Suspect in New Mexico trooper shooting had ‘extensive’ criminal history, linked to woman found dead

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The suspect in the murder of a New Mexico State Police officer has been linked to South Carolina woman who was found dead Friday, according to police.

Jaremy Smith of Marion County, South Carolina, remains at large, police said Saturday.

Smith has an “extensive” criminal history dating back decades in South Carolina and he has ties to the Albuquerque area, according to New Mexico State Police Chief Troy Weisler.

When the trooper was murdered, Smith was driving a car belonging to Phonesia Machado-Fore, a missing South Carolina first responder.

Machado-Fore was found dead outside of Lake View in Dillon County on Friday after she had been reported missing by family, according to South Carolina’s Marion County Sheriff’s Office. An autopsy has been scheduled for Monday.

In this previous booking photo released by the New Mexico State Police, Jaremy Smith is shown.

New Mexico State Police

Warrants have been issued for Smith in the murder of New Mexico State Police Officer Justin Hare. Hare was fatally shot after responding to a call early Friday on Interstate 40, according to Gov. Michelle Lujan Grisham.

Hare was killed after he was dispatched to help a person with a flat tire on Friday, according to police.

PHOTO: New Mexico State Police Officer Justin Hare is seen in this photo.

New Mexico State Police Officer Justin Hare is seen in this photo.

New Mexico State Police

At around 5 a.m., Hare was dispatched to help a motorist in a white BMW who had a flat tire and had been attempting to waive down other motorists. At the scene, the suspect approached Hare’s passenger side window and they had a short conversation about repairing his tire and possibly getting a ride back to town when the suspect — without warning — pulled out a firearm and shot Hare, New Mexico State Police Chief Troy Weisler said during a press conference Saturday.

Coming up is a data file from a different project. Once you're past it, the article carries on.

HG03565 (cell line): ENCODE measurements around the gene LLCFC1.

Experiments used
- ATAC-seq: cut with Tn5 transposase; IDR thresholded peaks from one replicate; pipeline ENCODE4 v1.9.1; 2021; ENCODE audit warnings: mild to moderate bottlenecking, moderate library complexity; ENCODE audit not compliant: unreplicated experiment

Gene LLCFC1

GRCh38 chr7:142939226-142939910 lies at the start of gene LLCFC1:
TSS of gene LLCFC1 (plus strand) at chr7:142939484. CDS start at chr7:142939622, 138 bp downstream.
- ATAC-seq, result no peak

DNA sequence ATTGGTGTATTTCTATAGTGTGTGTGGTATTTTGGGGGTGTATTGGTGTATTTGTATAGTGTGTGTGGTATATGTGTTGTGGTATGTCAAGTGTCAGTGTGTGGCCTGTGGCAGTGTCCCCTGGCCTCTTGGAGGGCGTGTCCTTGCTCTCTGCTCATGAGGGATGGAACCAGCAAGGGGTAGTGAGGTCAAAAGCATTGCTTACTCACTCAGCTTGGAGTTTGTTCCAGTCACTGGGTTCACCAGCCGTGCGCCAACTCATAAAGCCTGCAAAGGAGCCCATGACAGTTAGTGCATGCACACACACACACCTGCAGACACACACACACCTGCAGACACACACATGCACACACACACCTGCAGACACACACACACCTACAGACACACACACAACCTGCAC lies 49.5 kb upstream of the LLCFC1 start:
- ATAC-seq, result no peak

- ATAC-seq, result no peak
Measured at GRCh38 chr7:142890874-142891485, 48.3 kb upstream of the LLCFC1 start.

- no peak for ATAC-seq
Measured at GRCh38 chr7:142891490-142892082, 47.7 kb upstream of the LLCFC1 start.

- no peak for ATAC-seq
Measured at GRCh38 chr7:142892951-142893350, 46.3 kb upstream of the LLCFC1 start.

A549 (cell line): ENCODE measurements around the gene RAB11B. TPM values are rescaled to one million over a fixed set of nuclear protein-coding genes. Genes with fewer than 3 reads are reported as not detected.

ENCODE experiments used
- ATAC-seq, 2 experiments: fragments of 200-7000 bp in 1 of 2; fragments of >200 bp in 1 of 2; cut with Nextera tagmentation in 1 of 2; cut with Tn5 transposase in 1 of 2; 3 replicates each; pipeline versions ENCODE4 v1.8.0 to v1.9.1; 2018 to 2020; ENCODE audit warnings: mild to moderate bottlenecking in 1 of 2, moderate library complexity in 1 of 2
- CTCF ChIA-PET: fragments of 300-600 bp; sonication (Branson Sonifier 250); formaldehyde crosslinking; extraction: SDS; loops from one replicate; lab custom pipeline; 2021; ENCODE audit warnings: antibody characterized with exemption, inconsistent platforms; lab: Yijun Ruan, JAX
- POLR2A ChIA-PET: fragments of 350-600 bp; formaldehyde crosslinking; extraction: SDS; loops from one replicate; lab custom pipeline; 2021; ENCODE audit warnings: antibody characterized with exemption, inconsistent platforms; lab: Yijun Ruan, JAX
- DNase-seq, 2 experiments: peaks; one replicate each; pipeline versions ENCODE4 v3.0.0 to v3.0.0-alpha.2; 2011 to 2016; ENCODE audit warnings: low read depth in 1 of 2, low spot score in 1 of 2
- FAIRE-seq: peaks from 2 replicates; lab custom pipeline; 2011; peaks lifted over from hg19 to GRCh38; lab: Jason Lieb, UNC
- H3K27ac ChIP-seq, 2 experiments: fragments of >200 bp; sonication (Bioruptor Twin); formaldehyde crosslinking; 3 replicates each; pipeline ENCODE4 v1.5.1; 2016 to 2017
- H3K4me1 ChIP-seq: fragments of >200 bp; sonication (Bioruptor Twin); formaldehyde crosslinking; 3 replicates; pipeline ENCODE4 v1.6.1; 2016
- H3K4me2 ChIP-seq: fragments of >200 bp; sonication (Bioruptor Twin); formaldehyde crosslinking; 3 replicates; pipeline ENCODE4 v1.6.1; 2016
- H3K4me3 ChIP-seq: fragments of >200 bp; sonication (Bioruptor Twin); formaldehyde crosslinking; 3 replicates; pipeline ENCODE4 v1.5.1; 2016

The suspect then walked to the driver side of the car and shot Hare again. Smith then pushed Hare into the passenger seat and drove the patrol car away, with Hare still in the vehicle, according to Weisler.

When Hare did not return several attempts to contact him, an officer was sent to the scene. When the officer responded, he saw Hare’s patrol car driving at a high speed on a fringe road which runs alongside the interstate. Hare also set off a distress signal, sending an emergency signal to dispatch, Weisler said.

PHOTO: First responders are shown at the scene where Phonesia Machado-Fore's body was found in Dillon County, South Carolina, on March 16, 2024.

First responders are shown at the scene where Phonesia Machado-Fore’s body was found in Dillon County, South Carolina, on March 16, 2024.

WPDE

The officer then took an exit and tried to catch up to the patrol car. When he caught up with the car it had crashed off the side of the road around mile post 304. But, the patrol car was empty as the suspect had fled and there was no sign of Hare, according to Weisler.

Hare was later found on the fringe road around mile post 312. He was transported to a hospital where he died, Weisler said.

The link was made between Hare’s murder and the missing first responder when New Mexico State Police called South Carolina’s Marion County Sheriff’s Office on Friday to inform them that Machado-Fore’s car was involved in the murder of one of their officers.

Federal, state and local authorities worked together to identify the driver and find Machado-Fore, ultimately finding her body in the course of their investigation.

The manhunt for Smith continues, with police calling on the public with any knowledge about his whereabouts to step forward.

“Jaremy Smith, we are coming for you. I implore you to turn yourself in and surrender peacefully,” Weisler said.

Police said Smith should not be approached and should be considered armed and dangerous.

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